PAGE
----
Dry meadows

Dry meadows (Table 6.1) occur in response to either low rainfall during the spring to summer period or dry infertile soil types, often, but not always, derived from limestone. As a result, these meadows are dominated by predominantly small, slow growing, stress – tolerating species. The peak flowering season is generally early spring to midsummer, but earlier in southern European sites. When used as a vegetation in designed landscapes in higher rainfall climates, many of the constituent species are prone to displacement by larger growing species, especially on fertile soil. Many dry meadow species are highly intolerant of shade cast by taller plants. The use of highly infertile materials, such as crushed building rubble and sand, as soils for these communities will, however, improve persistence and ease of management. When established on these types of soils, cutting in summer as an aid to persistence is generally not required, as the competitive capacity of invading species is reduced by soil infertility and moisture stress. Because of the slow growth of many species, communities established by planting may take one to two years before they look attractive. This timescale will generally be longer for sown communities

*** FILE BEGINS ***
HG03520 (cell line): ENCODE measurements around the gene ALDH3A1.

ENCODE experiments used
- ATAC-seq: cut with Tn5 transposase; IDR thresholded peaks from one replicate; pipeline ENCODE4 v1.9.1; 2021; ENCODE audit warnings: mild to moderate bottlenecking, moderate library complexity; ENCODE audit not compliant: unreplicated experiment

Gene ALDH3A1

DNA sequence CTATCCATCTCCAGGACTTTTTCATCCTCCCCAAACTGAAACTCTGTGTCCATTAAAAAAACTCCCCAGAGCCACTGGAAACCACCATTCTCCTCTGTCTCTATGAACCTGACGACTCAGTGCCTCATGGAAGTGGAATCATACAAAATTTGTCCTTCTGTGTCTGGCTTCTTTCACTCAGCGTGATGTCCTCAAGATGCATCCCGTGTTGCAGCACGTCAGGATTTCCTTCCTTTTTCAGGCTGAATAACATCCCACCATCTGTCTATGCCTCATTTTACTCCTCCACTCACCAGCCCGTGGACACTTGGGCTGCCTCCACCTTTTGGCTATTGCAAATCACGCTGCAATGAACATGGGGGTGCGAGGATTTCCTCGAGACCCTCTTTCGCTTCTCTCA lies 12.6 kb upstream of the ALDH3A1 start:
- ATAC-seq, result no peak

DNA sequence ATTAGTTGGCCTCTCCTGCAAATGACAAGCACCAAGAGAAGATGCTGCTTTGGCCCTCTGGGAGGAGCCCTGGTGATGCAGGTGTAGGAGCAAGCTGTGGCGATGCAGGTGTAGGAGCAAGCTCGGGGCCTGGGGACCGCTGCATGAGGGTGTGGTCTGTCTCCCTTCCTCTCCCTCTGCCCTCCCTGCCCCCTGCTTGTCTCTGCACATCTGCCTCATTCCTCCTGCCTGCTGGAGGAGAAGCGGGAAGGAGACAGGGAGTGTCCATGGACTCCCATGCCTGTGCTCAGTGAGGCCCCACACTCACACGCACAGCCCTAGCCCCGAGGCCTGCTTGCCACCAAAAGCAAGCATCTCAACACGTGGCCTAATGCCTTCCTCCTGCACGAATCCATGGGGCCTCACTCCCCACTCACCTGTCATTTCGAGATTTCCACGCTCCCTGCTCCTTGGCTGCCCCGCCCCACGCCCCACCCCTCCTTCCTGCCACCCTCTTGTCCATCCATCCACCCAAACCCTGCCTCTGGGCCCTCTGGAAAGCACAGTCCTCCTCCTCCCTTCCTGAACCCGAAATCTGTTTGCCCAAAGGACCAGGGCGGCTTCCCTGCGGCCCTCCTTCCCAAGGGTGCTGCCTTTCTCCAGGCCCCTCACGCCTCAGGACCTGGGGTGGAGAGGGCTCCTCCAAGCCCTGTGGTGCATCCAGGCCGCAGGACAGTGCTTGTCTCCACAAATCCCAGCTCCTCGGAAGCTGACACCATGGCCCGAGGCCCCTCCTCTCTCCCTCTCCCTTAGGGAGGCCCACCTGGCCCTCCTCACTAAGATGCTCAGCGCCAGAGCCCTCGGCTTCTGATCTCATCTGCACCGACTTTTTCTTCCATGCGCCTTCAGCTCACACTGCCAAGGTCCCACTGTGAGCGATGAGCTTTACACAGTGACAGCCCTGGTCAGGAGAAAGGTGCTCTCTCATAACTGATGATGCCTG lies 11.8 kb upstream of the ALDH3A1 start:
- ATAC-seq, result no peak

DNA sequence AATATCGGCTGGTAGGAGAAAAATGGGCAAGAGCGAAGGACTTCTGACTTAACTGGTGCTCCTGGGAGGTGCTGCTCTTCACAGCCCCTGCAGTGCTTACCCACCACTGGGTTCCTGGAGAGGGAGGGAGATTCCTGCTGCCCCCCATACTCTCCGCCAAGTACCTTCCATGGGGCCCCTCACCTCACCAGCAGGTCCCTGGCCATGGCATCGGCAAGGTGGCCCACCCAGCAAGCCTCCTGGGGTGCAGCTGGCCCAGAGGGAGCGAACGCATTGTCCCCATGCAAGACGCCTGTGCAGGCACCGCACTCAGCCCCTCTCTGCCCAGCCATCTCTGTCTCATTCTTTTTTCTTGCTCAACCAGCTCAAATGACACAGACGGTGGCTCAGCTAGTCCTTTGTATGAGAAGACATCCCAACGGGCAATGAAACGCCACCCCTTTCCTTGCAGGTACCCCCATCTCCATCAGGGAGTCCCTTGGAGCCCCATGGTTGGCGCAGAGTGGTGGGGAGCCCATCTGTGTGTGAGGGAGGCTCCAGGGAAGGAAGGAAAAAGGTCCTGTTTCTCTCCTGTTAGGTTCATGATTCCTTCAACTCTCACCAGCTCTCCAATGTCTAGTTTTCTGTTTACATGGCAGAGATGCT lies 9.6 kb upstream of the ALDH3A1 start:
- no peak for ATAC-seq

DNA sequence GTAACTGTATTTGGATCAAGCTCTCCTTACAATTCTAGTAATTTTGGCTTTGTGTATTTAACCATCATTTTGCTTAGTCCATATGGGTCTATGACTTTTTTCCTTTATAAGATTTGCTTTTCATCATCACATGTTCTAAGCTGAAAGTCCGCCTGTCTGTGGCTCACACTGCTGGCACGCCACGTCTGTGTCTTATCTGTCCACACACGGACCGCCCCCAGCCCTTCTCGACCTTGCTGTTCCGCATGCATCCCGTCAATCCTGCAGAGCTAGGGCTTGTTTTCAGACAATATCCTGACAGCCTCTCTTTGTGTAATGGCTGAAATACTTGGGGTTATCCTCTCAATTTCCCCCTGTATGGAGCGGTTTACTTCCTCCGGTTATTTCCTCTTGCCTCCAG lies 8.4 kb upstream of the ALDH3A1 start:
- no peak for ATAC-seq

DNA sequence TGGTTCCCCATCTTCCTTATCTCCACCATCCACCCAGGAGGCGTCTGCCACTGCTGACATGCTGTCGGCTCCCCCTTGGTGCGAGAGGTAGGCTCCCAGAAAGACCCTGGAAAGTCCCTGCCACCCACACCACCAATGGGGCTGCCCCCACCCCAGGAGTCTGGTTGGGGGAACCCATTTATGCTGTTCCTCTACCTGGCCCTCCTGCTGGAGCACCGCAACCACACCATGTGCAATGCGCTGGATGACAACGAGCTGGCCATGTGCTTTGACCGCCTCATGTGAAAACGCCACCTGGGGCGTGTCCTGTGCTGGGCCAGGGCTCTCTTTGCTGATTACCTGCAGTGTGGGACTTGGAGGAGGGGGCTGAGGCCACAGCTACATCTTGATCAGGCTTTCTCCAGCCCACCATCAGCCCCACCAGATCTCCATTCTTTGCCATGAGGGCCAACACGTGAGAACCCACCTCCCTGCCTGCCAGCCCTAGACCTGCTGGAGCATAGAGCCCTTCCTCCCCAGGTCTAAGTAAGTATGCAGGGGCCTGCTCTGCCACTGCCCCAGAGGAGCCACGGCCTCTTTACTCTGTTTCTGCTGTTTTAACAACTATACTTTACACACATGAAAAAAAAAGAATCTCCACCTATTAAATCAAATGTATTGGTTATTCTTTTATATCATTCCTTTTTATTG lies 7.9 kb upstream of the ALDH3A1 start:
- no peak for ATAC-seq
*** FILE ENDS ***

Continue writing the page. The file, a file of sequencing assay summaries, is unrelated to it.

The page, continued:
Updated: September 28, 2015 — 9:12 pm